Determining that these campanulas are imports had me wondering about other flowers I thought were “wild” by which I mean native flowers that grow uncultivated in natural areas rather than species introduced from other parts of the globe. I looked up orange daylilies (Hemerocallis fulva), sure they fit the bill. After all, they grow in abundance and almost everywhere. I long to stop along a roadside to dig them up and plant them in my garden. I am not too cheap to buy them but these ordinary, long-blooming lilies are not available at local garden centers or in catalogues where you can only find refined cultivars with fancy names like "All Fired Up", "Cosmic Hummingbird", or "Flaming Frolic". A quick peak at the American Hemerocallis Society website revealed that they are actually native to Asia. I confess I was a little disappointed to find that orange daylilies are just another garden-escapee posing as a wild flower.
I looked up another favorite. Tall graceful valerian (Valeriana officianalis) grows wild in meadows and along roads throughout the Eastern US and elsewhere. It blooms in midsummer, producing flat clusters (cymes) of tiny white flowers on slender 2 to 3 foot stems, and is spectacular when it grows in colonies through wild grasses and other meadowy plants. It is so common, it seems like it would have to be native, a but a little delving revealed that valerian was introduced to North America by early colonists who used it as a sedative to treat insomnia and anxiety. (Please don’t try this on your own without consulting a doctor.) Valerian, having broken free of its cultivated confines, has also naturalized, perhaps inspired by its cousin Valeriana sitchensis, a true native indigenous to the western United States.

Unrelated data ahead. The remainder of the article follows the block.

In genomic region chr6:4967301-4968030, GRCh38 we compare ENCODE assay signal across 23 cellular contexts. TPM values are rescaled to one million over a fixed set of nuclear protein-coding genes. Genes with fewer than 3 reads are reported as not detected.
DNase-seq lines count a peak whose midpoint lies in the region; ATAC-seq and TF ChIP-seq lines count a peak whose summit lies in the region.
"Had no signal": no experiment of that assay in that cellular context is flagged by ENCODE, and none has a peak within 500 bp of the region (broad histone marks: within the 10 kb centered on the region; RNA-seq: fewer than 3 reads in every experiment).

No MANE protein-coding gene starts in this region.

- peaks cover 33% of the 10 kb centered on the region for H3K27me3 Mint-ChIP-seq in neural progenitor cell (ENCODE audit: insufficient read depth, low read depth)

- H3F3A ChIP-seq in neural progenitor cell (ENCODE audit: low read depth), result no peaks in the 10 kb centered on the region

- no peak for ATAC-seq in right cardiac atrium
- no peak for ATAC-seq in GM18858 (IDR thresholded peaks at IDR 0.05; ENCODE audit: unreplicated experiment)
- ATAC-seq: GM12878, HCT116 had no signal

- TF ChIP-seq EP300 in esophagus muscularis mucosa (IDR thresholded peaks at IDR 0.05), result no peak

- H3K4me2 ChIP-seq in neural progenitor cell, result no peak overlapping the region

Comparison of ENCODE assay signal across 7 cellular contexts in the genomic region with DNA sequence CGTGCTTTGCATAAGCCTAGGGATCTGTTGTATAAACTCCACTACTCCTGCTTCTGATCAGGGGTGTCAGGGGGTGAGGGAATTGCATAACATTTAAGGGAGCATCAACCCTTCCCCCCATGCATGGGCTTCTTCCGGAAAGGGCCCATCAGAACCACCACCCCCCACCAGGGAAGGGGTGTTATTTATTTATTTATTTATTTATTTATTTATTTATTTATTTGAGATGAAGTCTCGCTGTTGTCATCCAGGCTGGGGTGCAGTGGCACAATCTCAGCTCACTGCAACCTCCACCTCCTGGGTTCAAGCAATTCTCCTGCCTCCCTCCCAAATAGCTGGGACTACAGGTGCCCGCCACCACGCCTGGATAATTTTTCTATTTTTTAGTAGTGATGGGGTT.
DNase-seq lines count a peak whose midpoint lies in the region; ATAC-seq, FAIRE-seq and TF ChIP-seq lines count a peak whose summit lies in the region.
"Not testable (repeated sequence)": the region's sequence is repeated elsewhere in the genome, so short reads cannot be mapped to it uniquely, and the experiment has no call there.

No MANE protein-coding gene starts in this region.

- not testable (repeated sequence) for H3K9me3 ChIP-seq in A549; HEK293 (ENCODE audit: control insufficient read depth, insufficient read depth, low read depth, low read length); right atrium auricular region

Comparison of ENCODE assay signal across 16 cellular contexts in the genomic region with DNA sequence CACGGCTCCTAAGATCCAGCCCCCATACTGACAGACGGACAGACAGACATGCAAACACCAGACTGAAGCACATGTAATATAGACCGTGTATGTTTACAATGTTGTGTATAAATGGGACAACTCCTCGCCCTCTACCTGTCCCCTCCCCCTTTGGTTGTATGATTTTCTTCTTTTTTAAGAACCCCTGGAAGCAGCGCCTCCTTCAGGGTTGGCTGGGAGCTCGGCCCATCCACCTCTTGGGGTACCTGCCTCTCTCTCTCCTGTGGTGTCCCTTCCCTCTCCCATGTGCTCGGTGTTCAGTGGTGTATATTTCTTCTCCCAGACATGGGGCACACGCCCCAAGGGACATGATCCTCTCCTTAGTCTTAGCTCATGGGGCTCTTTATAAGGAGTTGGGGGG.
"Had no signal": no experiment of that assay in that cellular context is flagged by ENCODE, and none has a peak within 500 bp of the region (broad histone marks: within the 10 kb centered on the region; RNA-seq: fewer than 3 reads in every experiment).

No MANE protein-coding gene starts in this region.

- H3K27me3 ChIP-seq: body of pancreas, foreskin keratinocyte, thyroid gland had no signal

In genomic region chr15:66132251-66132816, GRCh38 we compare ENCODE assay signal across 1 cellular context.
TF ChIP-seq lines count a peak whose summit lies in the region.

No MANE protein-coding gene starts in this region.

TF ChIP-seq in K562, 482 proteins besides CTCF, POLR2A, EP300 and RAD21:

Purple jewelweed, (Impatiens glandulifera), a cousin of the ordinary garden-variety impatiens, was next on my list. It seems to be everywhere this year, growing in moist lightly shaded areas to about 3 feet tall, with long leaves and disproportionately small orchid-like blush-pink flowers. A little research quickly revealed that this is a Himalayan native that made its way with a little human help to North America in the early 1800’s. Purple jewelweed and its relations (orange and yellow) are prolific self-sowers, as each plant produces hundreds of seeds that are explosively released from its pods to ensure they are distributed as far as possible away from the mother plant. Jewelweeds are considered invasive because they spread so quickly, taking over the habitats of native plants.
I was pleased that the next flower I looked up is a native. The Smooth Aster, (Symphyotrichumlaeve), is one of the 180 species of asters that are native to the US and is a sweet periwinkle blue, the perfect accompaniment to perennials and annuals of almost any color. They and other North American asters are commercially available and grow best in full sun. Smooth Asters attract various butterflies and grow 2-3 feet tall, so are good back-of-the-border plants. Pinching them once or twice early in summer will make them lower and bushier so less likely to need staking. Just to confuse everyone, in 1994 experts determined that North American asters differ from asters found elsewhere in the world and so changed their classifications and Latin names.
Just as many plants brought to North America have “gone native”, some so completely as to have become invasive, many North American perennials have done the same in other parts of the world. Once established in far-away gardens, they have naturalized in fields or marshes or woodlands, growing wild where they find conditions conducive to their specific needs. It is the nature of things: “Like a true nature’s child, they are born to be wild”.